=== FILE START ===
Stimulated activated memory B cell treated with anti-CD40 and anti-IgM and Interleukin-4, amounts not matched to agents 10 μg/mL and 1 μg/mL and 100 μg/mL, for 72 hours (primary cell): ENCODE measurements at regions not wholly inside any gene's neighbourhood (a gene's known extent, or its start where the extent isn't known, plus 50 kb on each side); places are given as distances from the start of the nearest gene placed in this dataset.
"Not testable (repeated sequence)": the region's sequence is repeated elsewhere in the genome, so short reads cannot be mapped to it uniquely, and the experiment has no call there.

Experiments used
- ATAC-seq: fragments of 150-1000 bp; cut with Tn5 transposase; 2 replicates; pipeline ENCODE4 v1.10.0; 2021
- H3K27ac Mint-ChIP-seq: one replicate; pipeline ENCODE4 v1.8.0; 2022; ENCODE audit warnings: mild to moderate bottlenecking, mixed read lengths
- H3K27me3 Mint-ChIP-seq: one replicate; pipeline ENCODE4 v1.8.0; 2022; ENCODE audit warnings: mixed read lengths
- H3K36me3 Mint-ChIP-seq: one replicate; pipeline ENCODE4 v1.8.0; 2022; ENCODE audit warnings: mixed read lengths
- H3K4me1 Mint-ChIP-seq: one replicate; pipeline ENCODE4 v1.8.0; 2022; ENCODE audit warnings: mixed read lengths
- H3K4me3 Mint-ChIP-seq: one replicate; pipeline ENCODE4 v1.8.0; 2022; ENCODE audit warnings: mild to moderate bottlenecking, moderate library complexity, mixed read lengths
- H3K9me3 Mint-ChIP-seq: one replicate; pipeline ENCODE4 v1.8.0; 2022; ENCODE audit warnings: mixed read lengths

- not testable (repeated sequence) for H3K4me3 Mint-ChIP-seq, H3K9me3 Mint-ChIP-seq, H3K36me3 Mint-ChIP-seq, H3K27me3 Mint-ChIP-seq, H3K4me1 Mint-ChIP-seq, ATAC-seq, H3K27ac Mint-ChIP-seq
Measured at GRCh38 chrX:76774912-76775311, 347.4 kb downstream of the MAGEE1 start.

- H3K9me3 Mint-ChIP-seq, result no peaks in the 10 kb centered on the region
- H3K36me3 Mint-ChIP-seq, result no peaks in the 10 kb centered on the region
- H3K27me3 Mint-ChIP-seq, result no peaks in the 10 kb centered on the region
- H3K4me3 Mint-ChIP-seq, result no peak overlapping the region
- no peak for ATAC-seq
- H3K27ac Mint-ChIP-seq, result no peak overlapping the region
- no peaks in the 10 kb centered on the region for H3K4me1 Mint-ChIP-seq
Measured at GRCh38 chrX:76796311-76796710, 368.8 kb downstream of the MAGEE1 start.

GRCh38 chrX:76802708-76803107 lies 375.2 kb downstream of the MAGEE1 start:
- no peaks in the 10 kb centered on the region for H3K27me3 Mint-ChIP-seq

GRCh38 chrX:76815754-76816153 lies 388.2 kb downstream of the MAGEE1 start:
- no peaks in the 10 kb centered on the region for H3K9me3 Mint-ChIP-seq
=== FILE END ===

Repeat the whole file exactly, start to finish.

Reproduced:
Stimulated activated memory B cell treated with anti-CD40 and anti-IgM and Interleukin-4, amounts not matched to agents 10 μg/mL and 1 μg/mL and 100 μg/mL, for 72 hours (primary cell): ENCODE measurements at regions not wholly inside any gene's neighbourhood (a gene's known extent, or its start where the extent isn't known, plus 50 kb on each side); places are given as distances from the start of the nearest gene placed in this dataset.
"Not testable (repeated sequence)": the region's sequence is repeated elsewhere in the genome, so short reads cannot be mapped to it uniquely, and the experiment has no call there.

Experiments used
- ATAC-seq: fragments of 150-1000 bp; cut with Tn5 transposase; 2 replicates; pipeline ENCODE4 v1.10.0; 2021
- H3K27ac Mint-ChIP-seq: one replicate; pipeline ENCODE4 v1.8.0; 2022; ENCODE audit warnings: mild to moderate bottlenecking, mixed read lengths
- H3K27me3 Mint-ChIP-seq: one replicate; pipeline ENCODE4 v1.8.0; 2022; ENCODE audit warnings: mixed read lengths
- H3K36me3 Mint-ChIP-seq: one replicate; pipeline ENCODE4 v1.8.0; 2022; ENCODE audit warnings: mixed read lengths
- H3K4me1 Mint-ChIP-seq: one replicate; pipeline ENCODE4 v1.8.0; 2022; ENCODE audit warnings: mixed read lengths
- H3K4me3 Mint-ChIP-seq: one replicate; pipeline ENCODE4 v1.8.0; 2022; ENCODE audit warnings: mild to moderate bottlenecking, moderate library complexity, mixed read lengths
- H3K9me3 Mint-ChIP-seq: one replicate; pipeline ENCODE4 v1.8.0; 2022; ENCODE audit warnings: mixed read lengths

- not testable (repeated sequence) for H3K4me3 Mint-ChIP-seq, H3K9me3 Mint-ChIP-seq, H3K36me3 Mint-ChIP-seq, H3K27me3 Mint-ChIP-seq, H3K4me1 Mint-ChIP-seq, ATAC-seq, H3K27ac Mint-ChIP-seq
Measured at GRCh38 chrX:76774912-76775311, 347.4 kb downstream of the MAGEE1 start.

- H3K9me3 Mint-ChIP-seq, result no peaks in the 10 kb centered on the region
- H3K36me3 Mint-ChIP-seq, result no peaks in the 10 kb centered on the region
- H3K27me3 Mint-ChIP-seq, result no peaks in the 10 kb centered on the region
- H3K4me3 Mint-ChIP-seq, result no peak overlapping the region
- no peak for ATAC-seq
- H3K27ac Mint-ChIP-seq, result no peak overlapping the region
- no peaks in the 10 kb centered on the region for H3K4me1 Mint-ChIP-seq
Measured at GRCh38 chrX:76796311-76796710, 368.8 kb downstream of the MAGEE1 start.

GRCh38 chrX:76802708-76803107 lies 375.2 kb downstream of the MAGEE1 start:
- no peaks in the 10 kb centered on the region for H3K27me3 Mint-ChIP-seq

GRCh38 chrX:76815754-76816153 lies 388.2 kb downstream of the MAGEE1 start:
- no peaks in the 10 kb centered on the region for H3K9me3 Mint-ChIP-seq